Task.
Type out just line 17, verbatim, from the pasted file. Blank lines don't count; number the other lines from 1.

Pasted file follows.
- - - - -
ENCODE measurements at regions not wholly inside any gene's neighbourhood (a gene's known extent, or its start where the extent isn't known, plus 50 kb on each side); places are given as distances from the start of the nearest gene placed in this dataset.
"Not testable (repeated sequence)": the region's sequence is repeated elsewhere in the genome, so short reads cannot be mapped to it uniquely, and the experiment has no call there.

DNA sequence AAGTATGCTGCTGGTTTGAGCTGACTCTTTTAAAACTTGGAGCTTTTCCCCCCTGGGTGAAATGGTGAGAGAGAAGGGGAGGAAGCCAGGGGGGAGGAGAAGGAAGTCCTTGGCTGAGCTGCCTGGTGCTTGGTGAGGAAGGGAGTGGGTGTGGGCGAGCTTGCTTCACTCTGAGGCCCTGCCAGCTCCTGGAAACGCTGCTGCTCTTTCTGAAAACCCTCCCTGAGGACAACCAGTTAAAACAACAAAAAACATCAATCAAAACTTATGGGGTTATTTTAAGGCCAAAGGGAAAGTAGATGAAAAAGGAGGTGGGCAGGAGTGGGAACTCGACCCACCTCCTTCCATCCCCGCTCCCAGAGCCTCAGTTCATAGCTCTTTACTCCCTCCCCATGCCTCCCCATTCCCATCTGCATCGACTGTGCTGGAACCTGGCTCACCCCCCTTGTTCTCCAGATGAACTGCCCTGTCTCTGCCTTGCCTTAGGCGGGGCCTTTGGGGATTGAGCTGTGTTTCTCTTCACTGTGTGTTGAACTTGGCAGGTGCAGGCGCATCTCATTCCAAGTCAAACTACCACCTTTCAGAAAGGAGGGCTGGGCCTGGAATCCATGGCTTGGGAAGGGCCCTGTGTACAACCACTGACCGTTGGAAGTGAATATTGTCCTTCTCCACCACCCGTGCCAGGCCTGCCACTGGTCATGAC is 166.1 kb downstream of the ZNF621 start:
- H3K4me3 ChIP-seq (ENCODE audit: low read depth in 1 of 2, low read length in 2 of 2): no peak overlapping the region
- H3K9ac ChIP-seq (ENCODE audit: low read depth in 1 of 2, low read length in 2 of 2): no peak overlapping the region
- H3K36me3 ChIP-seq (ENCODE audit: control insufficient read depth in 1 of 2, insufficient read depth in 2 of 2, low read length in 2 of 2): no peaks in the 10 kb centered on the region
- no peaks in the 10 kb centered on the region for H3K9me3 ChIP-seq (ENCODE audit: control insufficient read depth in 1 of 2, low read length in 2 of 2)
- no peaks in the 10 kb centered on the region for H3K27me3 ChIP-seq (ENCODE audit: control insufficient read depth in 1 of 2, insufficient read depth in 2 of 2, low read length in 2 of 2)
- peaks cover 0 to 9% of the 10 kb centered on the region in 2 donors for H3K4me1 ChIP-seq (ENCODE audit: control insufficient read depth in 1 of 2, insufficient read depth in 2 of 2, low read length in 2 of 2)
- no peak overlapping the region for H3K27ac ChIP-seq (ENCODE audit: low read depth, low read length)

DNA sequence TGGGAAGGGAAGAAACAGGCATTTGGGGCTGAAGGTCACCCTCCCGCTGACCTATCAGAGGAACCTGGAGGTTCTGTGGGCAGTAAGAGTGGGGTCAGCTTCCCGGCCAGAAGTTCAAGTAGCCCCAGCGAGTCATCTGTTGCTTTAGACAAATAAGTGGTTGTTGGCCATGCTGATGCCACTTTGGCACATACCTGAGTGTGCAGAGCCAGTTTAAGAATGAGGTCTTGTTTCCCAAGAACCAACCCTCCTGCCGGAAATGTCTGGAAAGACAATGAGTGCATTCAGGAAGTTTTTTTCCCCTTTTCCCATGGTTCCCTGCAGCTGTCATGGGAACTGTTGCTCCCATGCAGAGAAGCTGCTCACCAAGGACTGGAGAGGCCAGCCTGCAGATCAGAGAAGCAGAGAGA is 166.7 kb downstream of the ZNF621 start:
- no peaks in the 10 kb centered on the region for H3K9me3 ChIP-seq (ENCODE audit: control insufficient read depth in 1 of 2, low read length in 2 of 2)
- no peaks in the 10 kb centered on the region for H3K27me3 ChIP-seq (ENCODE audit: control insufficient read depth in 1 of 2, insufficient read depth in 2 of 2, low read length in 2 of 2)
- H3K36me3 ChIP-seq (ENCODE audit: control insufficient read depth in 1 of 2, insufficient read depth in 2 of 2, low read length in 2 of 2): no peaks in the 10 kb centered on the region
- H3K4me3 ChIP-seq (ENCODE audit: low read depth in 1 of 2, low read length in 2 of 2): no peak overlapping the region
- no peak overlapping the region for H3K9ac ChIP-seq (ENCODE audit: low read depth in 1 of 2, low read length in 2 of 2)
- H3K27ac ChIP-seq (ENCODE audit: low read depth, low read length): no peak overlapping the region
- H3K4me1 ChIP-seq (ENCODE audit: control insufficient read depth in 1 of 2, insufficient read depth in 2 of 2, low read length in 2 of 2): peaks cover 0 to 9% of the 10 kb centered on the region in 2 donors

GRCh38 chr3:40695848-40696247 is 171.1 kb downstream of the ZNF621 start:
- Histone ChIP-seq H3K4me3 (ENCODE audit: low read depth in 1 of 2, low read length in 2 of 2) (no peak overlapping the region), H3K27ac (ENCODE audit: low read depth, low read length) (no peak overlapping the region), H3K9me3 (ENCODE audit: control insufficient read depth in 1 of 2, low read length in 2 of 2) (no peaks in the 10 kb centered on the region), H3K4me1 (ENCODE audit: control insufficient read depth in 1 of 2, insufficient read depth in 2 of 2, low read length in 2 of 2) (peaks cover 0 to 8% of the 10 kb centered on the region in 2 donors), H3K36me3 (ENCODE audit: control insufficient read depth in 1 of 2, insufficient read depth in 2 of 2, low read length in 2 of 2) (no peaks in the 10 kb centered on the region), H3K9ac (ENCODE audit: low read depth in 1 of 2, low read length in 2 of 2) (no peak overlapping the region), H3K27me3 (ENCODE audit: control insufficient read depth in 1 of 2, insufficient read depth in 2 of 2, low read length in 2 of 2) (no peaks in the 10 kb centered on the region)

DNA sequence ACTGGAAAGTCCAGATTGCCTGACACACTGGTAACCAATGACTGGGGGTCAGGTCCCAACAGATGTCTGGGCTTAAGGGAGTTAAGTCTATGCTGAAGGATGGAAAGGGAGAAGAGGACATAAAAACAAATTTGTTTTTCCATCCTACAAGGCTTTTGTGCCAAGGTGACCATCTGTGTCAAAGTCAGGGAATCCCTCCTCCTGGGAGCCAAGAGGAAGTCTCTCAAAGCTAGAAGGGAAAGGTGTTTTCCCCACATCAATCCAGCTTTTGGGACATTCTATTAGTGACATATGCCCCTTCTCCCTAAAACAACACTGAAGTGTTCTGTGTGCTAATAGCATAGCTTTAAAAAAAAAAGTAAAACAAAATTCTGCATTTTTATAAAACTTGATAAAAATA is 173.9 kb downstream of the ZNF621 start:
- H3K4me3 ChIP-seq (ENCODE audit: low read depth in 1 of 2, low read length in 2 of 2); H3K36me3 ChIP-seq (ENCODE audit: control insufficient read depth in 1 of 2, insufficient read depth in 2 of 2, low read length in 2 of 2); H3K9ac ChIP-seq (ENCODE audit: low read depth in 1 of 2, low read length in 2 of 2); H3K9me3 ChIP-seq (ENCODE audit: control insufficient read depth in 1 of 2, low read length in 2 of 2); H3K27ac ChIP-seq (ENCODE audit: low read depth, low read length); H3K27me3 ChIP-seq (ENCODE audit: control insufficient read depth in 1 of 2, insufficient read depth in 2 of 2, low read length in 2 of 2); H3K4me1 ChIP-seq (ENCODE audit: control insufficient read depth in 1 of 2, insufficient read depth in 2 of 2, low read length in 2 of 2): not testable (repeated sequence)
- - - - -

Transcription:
- H3K27ac ChIP-seq (ENCODE audit: low read depth, low read length): no peak overlapping the region